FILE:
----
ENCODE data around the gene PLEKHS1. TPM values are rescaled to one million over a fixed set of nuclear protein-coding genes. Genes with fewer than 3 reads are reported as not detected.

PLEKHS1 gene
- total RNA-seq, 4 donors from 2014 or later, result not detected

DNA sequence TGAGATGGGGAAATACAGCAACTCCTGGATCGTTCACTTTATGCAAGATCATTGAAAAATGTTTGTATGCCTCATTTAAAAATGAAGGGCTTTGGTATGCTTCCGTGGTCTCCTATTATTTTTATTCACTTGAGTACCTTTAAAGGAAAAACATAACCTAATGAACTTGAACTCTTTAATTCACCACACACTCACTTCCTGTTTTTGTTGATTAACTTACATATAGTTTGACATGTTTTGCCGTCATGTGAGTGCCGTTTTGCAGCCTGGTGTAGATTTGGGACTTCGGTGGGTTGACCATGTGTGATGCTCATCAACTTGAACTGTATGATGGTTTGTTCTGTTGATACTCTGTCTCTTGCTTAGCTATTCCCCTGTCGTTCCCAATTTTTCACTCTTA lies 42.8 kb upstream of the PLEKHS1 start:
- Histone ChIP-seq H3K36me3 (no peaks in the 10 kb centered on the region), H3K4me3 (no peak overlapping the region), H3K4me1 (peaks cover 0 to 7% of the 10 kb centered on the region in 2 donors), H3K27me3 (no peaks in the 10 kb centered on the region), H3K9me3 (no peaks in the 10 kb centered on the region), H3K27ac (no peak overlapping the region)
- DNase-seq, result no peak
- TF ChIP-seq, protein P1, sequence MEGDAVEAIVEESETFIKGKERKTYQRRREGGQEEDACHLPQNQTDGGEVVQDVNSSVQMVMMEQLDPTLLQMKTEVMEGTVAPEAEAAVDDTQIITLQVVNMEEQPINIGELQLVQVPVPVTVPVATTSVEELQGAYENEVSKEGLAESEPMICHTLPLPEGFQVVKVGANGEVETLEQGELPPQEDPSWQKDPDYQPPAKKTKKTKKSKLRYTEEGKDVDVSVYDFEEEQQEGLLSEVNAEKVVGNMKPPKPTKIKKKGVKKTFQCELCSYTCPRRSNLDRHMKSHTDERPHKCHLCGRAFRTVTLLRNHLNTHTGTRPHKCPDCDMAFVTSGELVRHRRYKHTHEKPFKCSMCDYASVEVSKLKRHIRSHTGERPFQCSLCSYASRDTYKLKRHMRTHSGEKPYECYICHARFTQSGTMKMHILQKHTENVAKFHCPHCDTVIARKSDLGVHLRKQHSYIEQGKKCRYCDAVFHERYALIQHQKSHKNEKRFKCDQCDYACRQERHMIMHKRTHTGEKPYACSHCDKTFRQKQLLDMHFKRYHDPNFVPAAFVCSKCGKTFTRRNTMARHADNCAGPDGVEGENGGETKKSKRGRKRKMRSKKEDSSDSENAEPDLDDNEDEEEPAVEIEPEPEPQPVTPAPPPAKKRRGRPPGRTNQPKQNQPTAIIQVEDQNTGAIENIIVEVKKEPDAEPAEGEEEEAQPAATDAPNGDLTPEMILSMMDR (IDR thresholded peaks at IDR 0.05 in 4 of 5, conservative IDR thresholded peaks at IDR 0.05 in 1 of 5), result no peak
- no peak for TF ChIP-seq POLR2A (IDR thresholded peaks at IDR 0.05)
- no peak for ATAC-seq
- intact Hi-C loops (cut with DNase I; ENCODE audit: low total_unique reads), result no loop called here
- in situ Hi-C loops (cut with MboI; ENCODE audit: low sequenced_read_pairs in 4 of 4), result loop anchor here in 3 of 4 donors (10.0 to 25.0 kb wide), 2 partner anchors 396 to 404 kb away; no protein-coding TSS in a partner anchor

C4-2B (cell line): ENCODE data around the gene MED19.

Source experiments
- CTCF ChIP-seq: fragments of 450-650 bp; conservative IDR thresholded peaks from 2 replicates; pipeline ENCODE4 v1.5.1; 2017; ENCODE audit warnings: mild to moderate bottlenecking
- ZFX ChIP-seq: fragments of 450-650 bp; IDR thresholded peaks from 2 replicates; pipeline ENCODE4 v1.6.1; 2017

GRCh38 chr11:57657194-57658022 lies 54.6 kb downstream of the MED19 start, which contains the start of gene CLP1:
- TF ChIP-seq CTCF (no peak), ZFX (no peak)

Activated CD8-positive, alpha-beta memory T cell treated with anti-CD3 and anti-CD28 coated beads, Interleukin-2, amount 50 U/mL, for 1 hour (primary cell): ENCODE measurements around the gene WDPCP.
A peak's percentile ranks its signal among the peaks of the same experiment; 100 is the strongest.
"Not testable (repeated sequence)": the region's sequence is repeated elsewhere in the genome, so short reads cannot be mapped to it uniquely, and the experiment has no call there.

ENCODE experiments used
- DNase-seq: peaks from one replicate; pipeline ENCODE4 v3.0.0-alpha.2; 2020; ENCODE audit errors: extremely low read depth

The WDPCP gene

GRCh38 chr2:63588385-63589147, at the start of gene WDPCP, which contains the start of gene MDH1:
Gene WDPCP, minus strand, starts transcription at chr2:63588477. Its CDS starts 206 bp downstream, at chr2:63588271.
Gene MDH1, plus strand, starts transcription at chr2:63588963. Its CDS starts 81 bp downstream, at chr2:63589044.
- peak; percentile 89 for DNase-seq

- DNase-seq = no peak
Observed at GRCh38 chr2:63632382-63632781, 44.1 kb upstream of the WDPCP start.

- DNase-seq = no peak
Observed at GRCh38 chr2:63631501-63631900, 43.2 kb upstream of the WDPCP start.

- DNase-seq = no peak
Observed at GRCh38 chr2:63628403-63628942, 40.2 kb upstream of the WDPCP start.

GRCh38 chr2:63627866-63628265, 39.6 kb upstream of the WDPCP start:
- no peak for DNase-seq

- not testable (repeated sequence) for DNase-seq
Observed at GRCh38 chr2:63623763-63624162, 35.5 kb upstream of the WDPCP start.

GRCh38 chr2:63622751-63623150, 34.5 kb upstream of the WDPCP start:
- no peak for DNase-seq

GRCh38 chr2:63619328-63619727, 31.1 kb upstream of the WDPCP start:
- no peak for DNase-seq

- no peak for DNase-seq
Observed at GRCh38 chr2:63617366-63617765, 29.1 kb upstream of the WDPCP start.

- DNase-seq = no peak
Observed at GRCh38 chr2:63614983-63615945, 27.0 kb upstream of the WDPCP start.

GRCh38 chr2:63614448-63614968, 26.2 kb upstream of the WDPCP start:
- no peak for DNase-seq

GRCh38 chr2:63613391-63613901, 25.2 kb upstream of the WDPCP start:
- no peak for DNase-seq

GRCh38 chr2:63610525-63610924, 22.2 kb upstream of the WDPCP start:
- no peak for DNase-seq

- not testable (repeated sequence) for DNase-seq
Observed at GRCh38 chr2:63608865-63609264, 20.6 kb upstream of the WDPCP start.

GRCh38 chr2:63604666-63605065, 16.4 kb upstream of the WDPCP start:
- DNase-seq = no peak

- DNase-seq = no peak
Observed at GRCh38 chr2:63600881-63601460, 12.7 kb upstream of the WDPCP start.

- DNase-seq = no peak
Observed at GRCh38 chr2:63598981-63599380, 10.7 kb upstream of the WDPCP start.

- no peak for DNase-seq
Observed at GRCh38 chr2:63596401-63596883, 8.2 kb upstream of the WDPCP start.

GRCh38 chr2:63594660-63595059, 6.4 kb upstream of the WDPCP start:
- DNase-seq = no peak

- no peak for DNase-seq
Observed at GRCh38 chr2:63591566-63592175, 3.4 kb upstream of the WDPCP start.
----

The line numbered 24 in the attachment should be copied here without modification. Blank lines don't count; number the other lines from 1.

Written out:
GRCh38 chr2:63588385-63589147, at the start of gene WDPCP, which contains the start of gene MDH1: